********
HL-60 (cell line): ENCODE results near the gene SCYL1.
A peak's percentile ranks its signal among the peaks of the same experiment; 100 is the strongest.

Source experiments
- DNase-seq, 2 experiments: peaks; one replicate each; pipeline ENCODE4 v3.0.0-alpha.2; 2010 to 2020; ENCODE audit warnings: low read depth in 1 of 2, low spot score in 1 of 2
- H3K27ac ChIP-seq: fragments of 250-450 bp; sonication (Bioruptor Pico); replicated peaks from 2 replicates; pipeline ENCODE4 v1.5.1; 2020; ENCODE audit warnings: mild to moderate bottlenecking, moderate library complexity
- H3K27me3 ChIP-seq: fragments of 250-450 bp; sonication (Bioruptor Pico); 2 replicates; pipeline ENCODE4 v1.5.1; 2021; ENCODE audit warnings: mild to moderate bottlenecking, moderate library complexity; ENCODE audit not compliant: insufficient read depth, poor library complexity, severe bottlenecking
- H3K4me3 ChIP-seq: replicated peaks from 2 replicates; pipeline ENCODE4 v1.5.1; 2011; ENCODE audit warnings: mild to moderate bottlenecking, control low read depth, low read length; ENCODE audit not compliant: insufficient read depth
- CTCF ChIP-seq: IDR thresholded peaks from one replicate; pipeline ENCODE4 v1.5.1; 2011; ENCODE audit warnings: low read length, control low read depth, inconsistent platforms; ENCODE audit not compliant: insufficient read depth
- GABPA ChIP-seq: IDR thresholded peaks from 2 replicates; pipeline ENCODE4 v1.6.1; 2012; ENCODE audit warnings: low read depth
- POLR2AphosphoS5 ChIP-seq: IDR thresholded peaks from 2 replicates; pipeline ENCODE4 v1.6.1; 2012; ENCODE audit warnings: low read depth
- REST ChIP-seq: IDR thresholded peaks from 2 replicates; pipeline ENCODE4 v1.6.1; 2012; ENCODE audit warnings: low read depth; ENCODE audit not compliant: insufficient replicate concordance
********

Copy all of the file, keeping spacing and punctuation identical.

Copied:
HL-60 (cell line): ENCODE results near the gene SCYL1.
A peak's percentile ranks its signal among the peaks of the same experiment; 100 is the strongest.

Source experiments
- DNase-seq, 2 experiments: peaks; one replicate each; pipeline ENCODE4 v3.0.0-alpha.2; 2010 to 2020; ENCODE audit warnings: low read depth in 1 of 2, low spot score in 1 of 2
- H3K27ac ChIP-seq: fragments of 250-450 bp; sonication (Bioruptor Pico); replicated peaks from 2 replicates; pipeline ENCODE4 v1.5.1; 2020; ENCODE audit warnings: mild to moderate bottlenecking, moderate library complexity
- H3K27me3 ChIP-seq: fragments of 250-450 bp; sonication (Bioruptor Pico); 2 replicates; pipeline ENCODE4 v1.5.1; 2021; ENCODE audit warnings: mild to moderate bottlenecking, moderate library complexity; ENCODE audit not compliant: insufficient read depth, poor library complexity, severe bottlenecking
- H3K4me3 ChIP-seq: replicated peaks from 2 replicates; pipeline ENCODE4 v1.5.1; 2011; ENCODE audit warnings: mild to moderate bottlenecking, control low read depth, low read length; ENCODE audit not compliant: insufficient read depth
- CTCF ChIP-seq: IDR thresholded peaks from one replicate; pipeline ENCODE4 v1.5.1; 2011; ENCODE audit warnings: low read length, control low read depth, inconsistent platforms; ENCODE audit not compliant: insufficient read depth
- GABPA ChIP-seq: IDR thresholded peaks from 2 replicates; pipeline ENCODE4 v1.6.1; 2012; ENCODE audit warnings: low read depth
- POLR2AphosphoS5 ChIP-seq: IDR thresholded peaks from 2 replicates; pipeline ENCODE4 v1.6.1; 2012; ENCODE audit warnings: low read depth
- REST ChIP-seq: IDR thresholded peaks from 2 replicates; pipeline ENCODE4 v1.6.1; 2012; ENCODE audit warnings: low read depth; ENCODE audit not compliant: insufficient replicate concordance